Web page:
Published by Film Fanaddict on 2006/10/30
Directed by Kathryn Bigelow
DVD has been both a curse and a blessing. A blessing because, for the most part, you can finally see movies at home with clarity and proper aspect ratio. Another DVD blessing is all those extras – commentaries, making-of documentaries, special effects reels, gag reels, isolated soundtracks.
But this blessing is also the digital form’s biggest curse. Let’s face it; the majority of the movies you see are mediocre if not down-right shitty. But just about every movie released on DVD includes tons of extras, no matter how much of a piece of crap it is.
For instance, take Tim Burton’s remake of PLANET OF THE APES. Now this disc has over 13 hours of extras, including dazed audio commentaries by Burton and music score composer Danny Elfman. I’m not saying Burton’s remake is horrible or anything but, for Christ's sake, the commentators act as if this thing was CITIZEN KANE.
This brings me to POINT BREAK – the “Pure Adrenaline Edition” DVD. Not boasting as many hours of extras as Burton’s PLANET OF THE APES, there’s enough here to make you think POINT BREAK was one of the gnarliest action adventure surf films ever to stoke the pipeline. And every pseudo-documentary (there are four) on this disc has an interview where either the writers (story by Rick King, screenplay by W. Peter Illif) or Gary Busey or Patrick Swayze or Lori Petty postulate about how important this film is - as if it’s the pantheon of surf cinema (suspiciously missing in the docs are both the film’s star, Keanu Reeves and POINT BREAK’s director, Kathryn Bigelow).
But – and this I can say with confidence – POINT BREAK works as a great example of early 90s action cinema. Packed frame-to-frame, POINT BREAK doesn’t let up. It’s in a constant state of motion – fast, furious, heart pounding and joyously ridiculous.
POINT BREAK may be about a merry band of surfers (led by head surfer-dude Bohdi played with bravado by Patrick Swayze sporting wavy, sun-kissed hair) who rob banks wearing masks of ex-presidents (in fact, they call themselves the “Ex-Presidents”) for the rush and some surfing cash. Or it may be about the two FBI agents, Johnny Utah (Reeves) and Angelo Pappas (Busey) – both of whom are amazingly dumb – who run them down. But what it’s really about is filming action, which is Bigelow’s specialty. If you have any doubts, check out NEAR DARK’s bar scene.
One incredible set piece in POINT BREAK is the car/foot chase with Utah going after Bohdi (who wears a Ronald Reagan mask), behind alleys, backyards, inside houses, on the streets and over fences. It works like a car chase complete with crashes and spills. But the star of this sequence is the steadicam thanks to cinematographer Donald Peterman, who thrusts the viewer smack in the middle of the action, almost getting pummeled along with Utah and Bohdi.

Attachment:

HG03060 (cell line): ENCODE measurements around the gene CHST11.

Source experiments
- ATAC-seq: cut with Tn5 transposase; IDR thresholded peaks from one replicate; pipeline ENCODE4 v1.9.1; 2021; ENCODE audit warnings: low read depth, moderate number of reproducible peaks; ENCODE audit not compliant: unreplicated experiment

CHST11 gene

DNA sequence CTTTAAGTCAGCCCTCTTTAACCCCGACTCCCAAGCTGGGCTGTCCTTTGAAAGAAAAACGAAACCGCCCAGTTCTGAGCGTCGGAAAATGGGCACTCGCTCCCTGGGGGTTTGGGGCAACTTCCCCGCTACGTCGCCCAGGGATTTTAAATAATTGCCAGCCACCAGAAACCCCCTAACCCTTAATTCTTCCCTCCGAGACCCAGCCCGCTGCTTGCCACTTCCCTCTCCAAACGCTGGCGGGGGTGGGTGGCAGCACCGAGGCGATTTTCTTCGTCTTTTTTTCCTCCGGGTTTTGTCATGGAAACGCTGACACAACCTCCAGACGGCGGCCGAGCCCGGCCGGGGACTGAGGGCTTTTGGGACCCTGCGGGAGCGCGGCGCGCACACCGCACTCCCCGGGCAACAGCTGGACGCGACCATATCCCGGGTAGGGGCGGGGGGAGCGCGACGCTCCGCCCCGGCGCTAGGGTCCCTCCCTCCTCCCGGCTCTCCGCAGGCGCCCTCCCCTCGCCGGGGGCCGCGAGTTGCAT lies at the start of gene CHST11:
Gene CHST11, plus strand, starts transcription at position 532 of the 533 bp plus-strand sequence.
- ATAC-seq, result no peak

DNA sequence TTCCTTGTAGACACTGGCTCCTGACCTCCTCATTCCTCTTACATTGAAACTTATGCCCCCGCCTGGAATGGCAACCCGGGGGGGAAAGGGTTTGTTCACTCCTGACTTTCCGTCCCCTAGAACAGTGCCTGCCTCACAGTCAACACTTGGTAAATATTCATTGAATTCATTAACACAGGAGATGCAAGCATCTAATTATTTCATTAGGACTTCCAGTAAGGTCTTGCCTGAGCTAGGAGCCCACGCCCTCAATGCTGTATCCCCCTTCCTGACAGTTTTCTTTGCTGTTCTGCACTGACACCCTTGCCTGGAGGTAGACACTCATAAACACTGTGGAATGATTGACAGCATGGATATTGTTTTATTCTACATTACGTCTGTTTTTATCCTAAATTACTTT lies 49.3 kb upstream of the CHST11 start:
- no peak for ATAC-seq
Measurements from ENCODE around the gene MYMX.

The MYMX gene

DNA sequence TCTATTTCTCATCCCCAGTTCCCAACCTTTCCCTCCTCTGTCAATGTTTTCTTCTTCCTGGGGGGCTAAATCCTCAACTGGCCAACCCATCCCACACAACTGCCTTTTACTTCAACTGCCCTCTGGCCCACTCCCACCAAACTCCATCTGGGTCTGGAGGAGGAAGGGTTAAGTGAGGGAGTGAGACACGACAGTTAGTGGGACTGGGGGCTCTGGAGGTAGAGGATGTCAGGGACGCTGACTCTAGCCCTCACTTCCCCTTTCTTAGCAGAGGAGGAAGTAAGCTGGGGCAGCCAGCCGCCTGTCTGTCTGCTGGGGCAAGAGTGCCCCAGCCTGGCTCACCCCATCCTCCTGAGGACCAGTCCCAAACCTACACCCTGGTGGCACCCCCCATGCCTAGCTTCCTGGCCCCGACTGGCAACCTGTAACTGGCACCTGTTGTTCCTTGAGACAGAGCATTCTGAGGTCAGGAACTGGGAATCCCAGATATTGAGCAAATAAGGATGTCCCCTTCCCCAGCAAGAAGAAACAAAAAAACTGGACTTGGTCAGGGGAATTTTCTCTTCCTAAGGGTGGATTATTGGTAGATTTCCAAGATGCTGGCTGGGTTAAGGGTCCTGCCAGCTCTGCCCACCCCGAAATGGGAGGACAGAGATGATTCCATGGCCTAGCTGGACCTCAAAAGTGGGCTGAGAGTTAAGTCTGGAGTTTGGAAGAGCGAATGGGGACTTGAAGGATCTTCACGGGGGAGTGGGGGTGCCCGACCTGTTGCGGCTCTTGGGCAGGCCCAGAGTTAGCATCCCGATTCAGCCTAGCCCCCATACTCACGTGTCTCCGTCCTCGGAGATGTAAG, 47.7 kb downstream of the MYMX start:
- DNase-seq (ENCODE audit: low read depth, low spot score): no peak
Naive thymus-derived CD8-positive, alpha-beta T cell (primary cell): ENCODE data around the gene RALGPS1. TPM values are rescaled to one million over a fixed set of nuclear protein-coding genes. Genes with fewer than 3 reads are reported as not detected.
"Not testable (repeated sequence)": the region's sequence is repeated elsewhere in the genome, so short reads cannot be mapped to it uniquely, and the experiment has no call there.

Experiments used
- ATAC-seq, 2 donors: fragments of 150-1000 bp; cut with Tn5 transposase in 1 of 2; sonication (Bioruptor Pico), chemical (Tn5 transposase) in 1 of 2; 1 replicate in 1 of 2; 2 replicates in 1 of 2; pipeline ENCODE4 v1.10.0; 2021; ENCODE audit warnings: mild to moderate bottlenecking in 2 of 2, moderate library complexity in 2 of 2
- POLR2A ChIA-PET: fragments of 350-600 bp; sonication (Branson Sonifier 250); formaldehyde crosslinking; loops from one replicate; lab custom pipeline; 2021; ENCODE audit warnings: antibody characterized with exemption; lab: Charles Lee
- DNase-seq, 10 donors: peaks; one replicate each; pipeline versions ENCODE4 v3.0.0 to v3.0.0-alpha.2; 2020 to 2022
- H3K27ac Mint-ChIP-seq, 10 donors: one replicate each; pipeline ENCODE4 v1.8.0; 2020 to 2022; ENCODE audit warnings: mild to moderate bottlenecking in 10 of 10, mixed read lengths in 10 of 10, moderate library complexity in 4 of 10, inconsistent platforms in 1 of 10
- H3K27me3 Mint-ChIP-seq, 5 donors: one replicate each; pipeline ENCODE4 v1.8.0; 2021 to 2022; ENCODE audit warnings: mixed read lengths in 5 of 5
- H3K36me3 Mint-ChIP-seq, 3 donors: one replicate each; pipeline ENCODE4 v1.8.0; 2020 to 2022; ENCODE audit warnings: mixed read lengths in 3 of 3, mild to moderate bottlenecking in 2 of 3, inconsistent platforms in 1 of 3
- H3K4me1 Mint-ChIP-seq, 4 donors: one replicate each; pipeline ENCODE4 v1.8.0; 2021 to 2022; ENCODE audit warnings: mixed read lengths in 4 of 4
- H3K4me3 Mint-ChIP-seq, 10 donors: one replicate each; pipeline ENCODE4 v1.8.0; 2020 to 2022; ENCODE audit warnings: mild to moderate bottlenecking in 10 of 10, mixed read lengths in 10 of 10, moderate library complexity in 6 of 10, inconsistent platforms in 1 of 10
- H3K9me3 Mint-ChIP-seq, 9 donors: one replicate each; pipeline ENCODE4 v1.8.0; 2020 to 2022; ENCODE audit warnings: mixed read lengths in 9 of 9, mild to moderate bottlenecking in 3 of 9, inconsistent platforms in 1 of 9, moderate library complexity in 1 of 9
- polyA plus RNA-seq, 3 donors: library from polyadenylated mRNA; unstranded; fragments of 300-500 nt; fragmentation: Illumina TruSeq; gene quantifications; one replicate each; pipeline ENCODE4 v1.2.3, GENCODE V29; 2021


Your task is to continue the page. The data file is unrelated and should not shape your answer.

Another amazing scene takes place in the sky and it isn’t the first skydiving sequence that’s the real mind blower, it’s the second one. While watching this scene – as Bohdi flips out of an airplane – you can’t help but wonder how this was shot. Swayze, it is said in the disc’s extras, actually did jump out of a plane for this scene and there are no cuts from his leap to the skies that say otherwise. That’s how into this film Swayze was –trying to break free from his DIRTY DANCING-cum-GHOST days.
But the realism is shot to hell when Utah jumps out of the plane after Bohdi – without a parachute! Yet Bert Lovitt and Howard Smith’s editing is so slick that you can’t help getting caught up in the insanity of it all.
Not surprising, the dialog almost always tanks. Most of the lines read by the actors aren’t acted, they’re yelled. At maximum volume. In your face. Piled on dumb and dumber. Pappas to Utah: “Listen you snot-nose little shit, I was takin' shrapnel in Khe Sanh when you were crappin' in your hands and rubbin' it on your face.”
Utah to Bohdi: “I…AM…AN…F…B…I…AGENT!”
Bohdi to his friends: “We are here to show those guys that are inching their way on the freeways in their metal coffins that the human spirit is still alive.”
Bohdi’s lines are dime store philosophy at best and even his name is short for “Bodhisattva,” a being with the determination to aid others on their quest for the highest state of development, in order to reach the enlightenment of the Buddah.
And, as far as I know, a true Bodhisattva isn’t going to put on a Nixon mask and rob banks to help liberate sentient beings from their chains of materialism.
So if you are determined to find that tubular state of Buddah in surf cinema, try Bruce Brown’s 1966 doc THE ENDLESS SUMMER. Or John Stockwell’s BLUE CRUSH, which says more about female determination than the false sense of masculine enlightenment buried by the hyper-machismo found in POINT BREAK.
But if you like your action over-the-top, POINT BREAK is pure adrenaline.